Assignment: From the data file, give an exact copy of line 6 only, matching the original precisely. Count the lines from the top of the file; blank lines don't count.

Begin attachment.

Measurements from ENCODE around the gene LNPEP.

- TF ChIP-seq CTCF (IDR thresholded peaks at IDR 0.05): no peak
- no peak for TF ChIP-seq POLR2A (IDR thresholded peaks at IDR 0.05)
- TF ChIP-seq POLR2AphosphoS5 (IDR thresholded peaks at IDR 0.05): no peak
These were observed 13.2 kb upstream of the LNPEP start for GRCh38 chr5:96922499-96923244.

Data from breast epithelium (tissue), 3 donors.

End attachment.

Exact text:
Data from breast epithelium (tissue), 3 donors.